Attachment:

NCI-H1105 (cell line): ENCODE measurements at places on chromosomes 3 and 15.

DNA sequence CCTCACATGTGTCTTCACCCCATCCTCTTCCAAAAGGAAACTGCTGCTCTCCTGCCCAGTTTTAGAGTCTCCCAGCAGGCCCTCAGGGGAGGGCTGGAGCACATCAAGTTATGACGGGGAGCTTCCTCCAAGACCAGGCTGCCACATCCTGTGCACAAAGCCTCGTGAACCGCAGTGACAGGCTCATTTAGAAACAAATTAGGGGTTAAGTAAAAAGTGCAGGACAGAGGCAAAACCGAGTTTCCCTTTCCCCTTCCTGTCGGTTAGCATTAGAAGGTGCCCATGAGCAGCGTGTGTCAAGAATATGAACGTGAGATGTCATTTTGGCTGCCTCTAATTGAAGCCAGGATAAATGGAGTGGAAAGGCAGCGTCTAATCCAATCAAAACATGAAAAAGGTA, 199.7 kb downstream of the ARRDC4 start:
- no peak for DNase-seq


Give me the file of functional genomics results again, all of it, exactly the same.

NCI-H1105 (cell line): ENCODE measurements at places on chromosomes 3 and 15.

DNA sequence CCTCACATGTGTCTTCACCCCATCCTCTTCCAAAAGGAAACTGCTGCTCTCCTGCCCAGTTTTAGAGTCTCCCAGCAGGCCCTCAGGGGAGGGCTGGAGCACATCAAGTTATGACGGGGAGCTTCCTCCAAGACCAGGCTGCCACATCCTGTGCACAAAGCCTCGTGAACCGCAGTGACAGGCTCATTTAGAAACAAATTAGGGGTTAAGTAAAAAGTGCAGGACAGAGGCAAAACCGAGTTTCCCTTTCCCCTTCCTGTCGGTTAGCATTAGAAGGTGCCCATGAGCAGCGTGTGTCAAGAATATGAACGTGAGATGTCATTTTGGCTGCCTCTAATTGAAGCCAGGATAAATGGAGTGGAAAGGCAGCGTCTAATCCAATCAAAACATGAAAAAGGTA, 199.7 kb downstream of the ARRDC4 start:
- no peak for DNase-seq